355 – Roman Emperor Constantius II promotes his cousin Julian to the rank of Caesar, entrusting him with the government of the Prefecture of the Gauls.

1528 – Shipwrecked Spanish conquistador Alvar Nunez Cabeza de Vaca becomes the first known European to set foot in Texas.

1632 – Thirty years war: Battle of Lutzen is fought, the Swedes are victorius but the King of Sweden, Gustavus Adolphus dies in the battle.

1789 – Pope Pius VI appoints Father John Carroll as the first Catholic bishop in the United States.

1844 – The first constitution of the Dominican Republic is adopted.

1856 – Scenes of Clerical Life, the first work of fiction by the author later known as George Eliot, is submitted for publication.

1861 – American Civil War: Jefferson Davis is elected president of the Confederate States of America.

1865 – American Civil War: CSS Shenandoah is the last Confederate combat unit to surrender after circumnavigating the globe on a cruise on which it sank or captured 37 vessels.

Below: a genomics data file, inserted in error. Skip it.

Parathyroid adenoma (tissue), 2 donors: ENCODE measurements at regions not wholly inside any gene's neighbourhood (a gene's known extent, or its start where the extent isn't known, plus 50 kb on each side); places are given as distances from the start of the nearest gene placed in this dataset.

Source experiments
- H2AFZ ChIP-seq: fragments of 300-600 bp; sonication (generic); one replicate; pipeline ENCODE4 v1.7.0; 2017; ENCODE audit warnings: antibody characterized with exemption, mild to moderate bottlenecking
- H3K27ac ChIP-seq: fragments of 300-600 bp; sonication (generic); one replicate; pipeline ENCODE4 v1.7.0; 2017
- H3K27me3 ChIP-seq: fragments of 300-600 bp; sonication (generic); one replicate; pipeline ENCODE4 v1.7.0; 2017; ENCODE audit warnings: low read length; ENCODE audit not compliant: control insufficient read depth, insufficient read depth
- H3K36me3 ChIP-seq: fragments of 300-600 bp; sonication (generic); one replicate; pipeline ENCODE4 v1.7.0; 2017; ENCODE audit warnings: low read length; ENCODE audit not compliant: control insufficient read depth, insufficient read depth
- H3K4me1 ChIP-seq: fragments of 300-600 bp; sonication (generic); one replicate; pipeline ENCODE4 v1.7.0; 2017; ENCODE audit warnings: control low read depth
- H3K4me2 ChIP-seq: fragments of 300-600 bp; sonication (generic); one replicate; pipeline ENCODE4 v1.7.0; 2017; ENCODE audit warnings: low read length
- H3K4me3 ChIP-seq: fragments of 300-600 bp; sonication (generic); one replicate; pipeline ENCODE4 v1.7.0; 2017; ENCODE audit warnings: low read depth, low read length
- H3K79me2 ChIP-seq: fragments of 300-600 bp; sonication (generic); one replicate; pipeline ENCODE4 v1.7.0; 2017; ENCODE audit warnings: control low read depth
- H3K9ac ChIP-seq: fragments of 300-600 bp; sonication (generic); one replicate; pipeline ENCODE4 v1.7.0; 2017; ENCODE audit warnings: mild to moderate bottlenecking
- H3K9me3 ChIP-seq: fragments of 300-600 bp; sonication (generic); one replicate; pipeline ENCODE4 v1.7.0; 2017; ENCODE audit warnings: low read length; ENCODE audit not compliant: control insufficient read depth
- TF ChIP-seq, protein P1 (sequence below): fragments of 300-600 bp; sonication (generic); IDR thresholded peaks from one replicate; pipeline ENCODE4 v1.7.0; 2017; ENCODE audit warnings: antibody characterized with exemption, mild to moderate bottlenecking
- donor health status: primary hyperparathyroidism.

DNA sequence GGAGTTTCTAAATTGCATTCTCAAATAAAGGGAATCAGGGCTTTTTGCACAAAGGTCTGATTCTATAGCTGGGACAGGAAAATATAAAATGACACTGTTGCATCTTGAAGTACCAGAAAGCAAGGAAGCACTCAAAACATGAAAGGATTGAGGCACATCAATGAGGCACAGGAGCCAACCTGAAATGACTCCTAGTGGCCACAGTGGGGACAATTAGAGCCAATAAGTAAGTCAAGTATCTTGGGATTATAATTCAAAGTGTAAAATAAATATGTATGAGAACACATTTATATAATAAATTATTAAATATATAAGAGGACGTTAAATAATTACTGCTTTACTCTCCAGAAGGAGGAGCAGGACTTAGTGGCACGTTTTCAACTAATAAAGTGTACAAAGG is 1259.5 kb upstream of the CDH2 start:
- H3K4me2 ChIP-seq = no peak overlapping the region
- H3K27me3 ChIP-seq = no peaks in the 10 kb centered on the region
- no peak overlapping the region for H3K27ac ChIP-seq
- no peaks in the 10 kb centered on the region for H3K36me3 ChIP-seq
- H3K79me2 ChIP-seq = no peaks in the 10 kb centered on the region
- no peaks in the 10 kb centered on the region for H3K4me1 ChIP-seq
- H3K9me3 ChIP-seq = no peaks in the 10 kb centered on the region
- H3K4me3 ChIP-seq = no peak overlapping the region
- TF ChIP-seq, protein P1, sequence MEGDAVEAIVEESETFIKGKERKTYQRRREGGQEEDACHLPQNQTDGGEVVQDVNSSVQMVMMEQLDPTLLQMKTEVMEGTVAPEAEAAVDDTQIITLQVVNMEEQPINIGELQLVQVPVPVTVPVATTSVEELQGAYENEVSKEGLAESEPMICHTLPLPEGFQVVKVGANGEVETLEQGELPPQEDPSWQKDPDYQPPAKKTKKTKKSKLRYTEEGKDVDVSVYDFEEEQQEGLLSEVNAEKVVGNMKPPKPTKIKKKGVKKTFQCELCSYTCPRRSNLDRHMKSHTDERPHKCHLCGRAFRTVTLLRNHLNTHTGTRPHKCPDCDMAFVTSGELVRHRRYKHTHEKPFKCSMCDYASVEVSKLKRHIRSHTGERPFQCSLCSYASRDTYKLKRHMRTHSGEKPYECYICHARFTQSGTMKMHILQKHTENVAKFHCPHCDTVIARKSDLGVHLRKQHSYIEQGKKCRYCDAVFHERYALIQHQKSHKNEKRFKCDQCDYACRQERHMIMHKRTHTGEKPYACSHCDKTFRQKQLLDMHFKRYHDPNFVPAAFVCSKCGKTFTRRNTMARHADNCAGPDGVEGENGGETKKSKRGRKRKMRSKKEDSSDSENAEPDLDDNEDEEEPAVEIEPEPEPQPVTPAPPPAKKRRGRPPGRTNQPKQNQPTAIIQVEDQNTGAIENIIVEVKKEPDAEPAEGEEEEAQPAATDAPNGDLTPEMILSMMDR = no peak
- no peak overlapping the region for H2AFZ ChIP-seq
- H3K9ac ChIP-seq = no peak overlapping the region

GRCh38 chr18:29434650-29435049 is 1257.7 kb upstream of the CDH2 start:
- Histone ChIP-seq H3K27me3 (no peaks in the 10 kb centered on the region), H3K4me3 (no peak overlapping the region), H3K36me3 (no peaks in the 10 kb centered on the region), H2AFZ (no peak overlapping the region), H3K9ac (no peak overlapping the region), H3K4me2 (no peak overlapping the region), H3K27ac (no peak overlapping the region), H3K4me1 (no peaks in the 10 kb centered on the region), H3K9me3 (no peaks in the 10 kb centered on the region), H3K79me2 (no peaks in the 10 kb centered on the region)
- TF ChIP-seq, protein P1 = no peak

1869 – In New Brunswick, New Jersey, Rutgers College defeats Princeton University (then known as the College of New Jersey), 6-4, in the first official intercollegiate American football game.

1913 – Mohandas Gandhi is arrested while leading a march of Indian miners in South Africa.

1917 – World War I: Third Battle of Ypres ends: After three months of fierce fighting, Canadian forces take Passchendaele in Belgium.

1918 – The Second Polish Republic is proclaimed in Poland.

1925 – Secret agent Sidney Reilly is executed by the OGPU, the secret police of the Soviet Union.

1928 – Sweden begins a tradition of eating Gustavus Adolphus pastries to commemorate the king.

1934 – Memphis, Tennessee becomes the first major city to join the Tennessee Valley Authority.

1935 – Edwin Armstrong presents his paper “A Method of Reducing Disturbances in Radio Signaling by a System of Frequency Modulation” to the New York section of the Institute of Radio Engineers.

1935 – First flight of the Hawker Hurricane.

1935 – Parker Brothers acquires the forerunner patents for MONOPOLY from Elizabeth Magie.

1939 – World War II: Sonderaktion Krakau takes place.

1941 – World War II: Soviet leader Joseph Stalin addresses the Soviet Union for only the second time during his three-decade rule. He states that even though 350,000 troops were killed in German attacks so far, the Germans had lost 4.5 million soldiers and that Soviet victory was near.

1942 – World War II: Carlson’s patrol during the Guadalcanal Campaign begins.